Lemhi County Citizen Journalism

Sports & Recreation

mule deer

Turns out Idaho’s mule deer fawn mortality wasn’t as bad as feared, but still the second-lowest winter survival in nearly 20 years. About 30 percent of radio collared fawns and 90 percent of collared does survived the harsh conditions last winter with deep snow and frigid temperatures on low-elevation winter range. Elk survival was substantially better with 54 percent of radio collared calves and 96 percent of collared cows making it through winter.

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image: http://www.canoekayak.com/wp-content/uploads/2017/06/C-K-WHITEWATER-ILLU... Story: Brendan Wells // Videos: Todd Wells // Illustration: Martin Simpson “What was a dark and empty silence crescendoed into a roar unparalleled by any other sound in nature. The paddlers ahead of me accelerated toward the towering giants and by the time I hit the first wave, the light from their glowsticks had completely disappeared as they sunk into the troughs of the waves, the force of the current sucking them from one side of the river to the other. “All I could do was keep my forward momentum, hoping, praying that there wasn’t a massive river-wide hole that could stop us all dead in our tracks. The size of this rapid and the eeriness of paddling it in the dark was accentuated by the moonlight, which almost blinded me as it sat directly in front of the coming waves low on the horizon. Somewhat miraculously, the river swept us through its powerful torrents unscathed and we managed to avoid any trip-ending features or mishaps.” ...
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The small earthquake that struck Yellowstone National Park on Thursday night was part of a swarm that has been hitting the area since Monday, scientists say. The quake was centered near West Yellowstone, but was also felt by people in Gardiner and Bozeman. “As of 10 a.m. this morning we had located a total of 235 earthquakes in the area,” said Jamie Farrell, University of Utah research professor of seismology. Yellowstone gets about 1,500 to 2,000 earthquakes every year. About half of those come in earthquake swarms — lots of earthquakes in a small area in a short amount of time.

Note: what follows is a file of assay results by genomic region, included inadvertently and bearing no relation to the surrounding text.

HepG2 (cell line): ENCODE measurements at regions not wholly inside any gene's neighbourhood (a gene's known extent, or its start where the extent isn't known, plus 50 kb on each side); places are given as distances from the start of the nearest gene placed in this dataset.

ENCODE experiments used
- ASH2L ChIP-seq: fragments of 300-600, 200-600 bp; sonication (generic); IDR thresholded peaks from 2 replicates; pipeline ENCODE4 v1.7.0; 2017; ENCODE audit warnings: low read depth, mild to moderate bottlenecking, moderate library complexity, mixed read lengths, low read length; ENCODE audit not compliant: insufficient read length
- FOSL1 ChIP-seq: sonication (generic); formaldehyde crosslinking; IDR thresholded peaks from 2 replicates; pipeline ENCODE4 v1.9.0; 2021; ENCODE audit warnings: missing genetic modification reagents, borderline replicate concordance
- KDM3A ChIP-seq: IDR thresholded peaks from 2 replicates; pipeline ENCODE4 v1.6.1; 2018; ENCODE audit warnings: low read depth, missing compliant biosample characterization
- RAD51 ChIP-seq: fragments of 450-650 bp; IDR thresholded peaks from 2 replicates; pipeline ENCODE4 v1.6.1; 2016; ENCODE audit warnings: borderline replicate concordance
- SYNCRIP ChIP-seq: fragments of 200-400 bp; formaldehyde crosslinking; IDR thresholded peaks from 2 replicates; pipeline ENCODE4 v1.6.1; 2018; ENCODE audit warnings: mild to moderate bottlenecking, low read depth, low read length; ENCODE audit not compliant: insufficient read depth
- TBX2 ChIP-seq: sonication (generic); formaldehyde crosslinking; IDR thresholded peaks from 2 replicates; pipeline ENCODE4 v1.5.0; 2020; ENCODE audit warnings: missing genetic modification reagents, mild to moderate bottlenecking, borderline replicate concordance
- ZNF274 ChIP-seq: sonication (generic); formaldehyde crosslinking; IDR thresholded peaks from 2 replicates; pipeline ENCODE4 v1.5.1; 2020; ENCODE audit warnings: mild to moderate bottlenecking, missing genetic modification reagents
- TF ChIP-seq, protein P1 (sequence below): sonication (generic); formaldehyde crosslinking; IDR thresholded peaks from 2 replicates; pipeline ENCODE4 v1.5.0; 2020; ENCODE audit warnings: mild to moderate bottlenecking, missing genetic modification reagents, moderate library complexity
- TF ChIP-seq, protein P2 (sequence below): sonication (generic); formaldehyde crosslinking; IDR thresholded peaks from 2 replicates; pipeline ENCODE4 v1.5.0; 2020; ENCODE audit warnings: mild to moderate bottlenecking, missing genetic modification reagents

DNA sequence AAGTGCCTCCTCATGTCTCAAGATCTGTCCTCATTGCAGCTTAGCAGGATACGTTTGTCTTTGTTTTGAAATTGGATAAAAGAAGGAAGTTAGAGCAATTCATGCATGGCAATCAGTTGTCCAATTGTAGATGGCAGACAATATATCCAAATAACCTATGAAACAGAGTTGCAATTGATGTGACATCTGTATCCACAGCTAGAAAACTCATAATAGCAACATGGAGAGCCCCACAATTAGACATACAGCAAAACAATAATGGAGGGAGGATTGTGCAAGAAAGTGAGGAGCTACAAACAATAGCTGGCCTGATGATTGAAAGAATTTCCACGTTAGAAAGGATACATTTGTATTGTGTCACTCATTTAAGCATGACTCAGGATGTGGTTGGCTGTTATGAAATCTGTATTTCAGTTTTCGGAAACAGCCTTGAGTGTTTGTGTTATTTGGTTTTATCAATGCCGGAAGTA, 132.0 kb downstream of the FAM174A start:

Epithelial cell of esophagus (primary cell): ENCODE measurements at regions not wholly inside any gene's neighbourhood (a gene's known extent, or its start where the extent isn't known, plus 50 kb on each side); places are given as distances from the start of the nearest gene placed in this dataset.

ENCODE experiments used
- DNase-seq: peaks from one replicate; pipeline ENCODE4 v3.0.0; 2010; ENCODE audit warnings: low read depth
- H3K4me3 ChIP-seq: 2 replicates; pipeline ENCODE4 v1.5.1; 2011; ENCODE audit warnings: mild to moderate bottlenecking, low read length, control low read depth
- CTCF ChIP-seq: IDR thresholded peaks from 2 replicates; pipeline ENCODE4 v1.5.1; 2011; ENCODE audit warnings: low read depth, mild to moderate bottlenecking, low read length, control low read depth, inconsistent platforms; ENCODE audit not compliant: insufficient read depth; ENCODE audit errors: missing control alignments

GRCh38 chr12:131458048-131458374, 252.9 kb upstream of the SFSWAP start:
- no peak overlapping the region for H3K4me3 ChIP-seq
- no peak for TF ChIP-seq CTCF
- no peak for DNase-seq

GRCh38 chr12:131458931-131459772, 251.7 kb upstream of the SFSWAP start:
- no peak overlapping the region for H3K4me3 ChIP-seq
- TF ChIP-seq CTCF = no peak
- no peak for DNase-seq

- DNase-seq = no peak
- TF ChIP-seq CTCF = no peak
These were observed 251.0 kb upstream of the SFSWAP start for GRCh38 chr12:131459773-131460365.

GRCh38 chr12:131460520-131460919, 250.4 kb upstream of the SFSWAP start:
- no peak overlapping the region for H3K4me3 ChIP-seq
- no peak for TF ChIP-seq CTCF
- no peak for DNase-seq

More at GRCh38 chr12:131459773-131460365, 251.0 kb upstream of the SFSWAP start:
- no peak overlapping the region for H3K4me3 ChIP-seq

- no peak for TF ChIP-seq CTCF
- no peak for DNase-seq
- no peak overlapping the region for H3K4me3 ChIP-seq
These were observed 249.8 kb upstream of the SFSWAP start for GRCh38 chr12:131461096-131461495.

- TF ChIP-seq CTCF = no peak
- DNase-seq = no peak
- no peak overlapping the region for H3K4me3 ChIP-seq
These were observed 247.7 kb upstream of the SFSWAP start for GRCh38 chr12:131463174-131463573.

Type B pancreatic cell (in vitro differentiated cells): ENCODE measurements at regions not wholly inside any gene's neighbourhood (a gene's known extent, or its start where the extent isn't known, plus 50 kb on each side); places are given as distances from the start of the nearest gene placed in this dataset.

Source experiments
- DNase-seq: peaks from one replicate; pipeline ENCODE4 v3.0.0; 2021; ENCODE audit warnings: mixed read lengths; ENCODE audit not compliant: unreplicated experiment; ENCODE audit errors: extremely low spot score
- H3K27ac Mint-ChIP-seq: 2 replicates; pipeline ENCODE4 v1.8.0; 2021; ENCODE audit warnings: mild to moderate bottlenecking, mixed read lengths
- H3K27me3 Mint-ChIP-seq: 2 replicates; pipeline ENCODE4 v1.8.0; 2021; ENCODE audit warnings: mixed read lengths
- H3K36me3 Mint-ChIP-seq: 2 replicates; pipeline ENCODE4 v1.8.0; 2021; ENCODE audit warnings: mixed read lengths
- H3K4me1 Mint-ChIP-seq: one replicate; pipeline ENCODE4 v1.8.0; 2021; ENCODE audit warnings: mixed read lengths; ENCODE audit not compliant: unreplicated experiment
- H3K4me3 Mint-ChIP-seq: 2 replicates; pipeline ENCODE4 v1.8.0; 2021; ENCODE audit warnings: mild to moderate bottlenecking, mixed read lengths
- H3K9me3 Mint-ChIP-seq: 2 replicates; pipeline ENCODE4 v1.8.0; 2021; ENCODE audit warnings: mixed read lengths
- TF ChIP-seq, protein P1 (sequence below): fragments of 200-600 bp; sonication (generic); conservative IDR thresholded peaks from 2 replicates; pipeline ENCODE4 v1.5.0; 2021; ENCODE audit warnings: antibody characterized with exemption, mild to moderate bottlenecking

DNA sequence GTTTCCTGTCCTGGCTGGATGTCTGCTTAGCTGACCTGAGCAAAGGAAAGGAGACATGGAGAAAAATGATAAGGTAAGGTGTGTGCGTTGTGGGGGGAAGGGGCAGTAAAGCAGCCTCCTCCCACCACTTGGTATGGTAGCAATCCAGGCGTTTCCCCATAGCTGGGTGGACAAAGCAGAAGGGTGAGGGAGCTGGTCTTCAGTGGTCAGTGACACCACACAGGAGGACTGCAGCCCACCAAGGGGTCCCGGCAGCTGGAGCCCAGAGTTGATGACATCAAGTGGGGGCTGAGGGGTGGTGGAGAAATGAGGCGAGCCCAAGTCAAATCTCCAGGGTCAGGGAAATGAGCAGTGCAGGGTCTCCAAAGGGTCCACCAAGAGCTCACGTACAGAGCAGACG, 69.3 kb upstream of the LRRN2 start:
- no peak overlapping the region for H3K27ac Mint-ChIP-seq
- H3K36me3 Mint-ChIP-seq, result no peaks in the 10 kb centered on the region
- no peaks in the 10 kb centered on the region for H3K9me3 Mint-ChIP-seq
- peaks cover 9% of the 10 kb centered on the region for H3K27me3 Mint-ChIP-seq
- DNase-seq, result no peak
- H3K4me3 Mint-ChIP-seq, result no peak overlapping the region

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While the overall federal budget has plenty of cuts in agency after agency, the forest service plan has more drama, because the White House is seeking about $100 million in funding for capital improvement and maintenance, down from $363 million this year. That’s a 73 percent cut, and could have a huge impact on recreation, according to Rebecca Turner, senior director of programs and policy for American Forests, a nonprofit conservation organization. Turner said roads are used to access the trails leading to “majestic overlooks,” as well as lakes and rivers inside the forests. She said the budget cuts would also lead to camp sites and facilities not being maintained....
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The Aug. 21 solar eclipse is expected to impact eastern Idaho’s highway system more than any event in recent history. The Idaho Transportation Department is taking steps to mitigate danger and inconvenience, spokesman Bruce King said. “The more traffic you have on the state highway system the more potential there is for congestion, and the more congestion there is the more risk of accidents, therefore we want to minimize any impediments to safe travel,” he said. Hundreds of thousands of people from around the world are expected to visit eastern Idaho for eclipse weekend.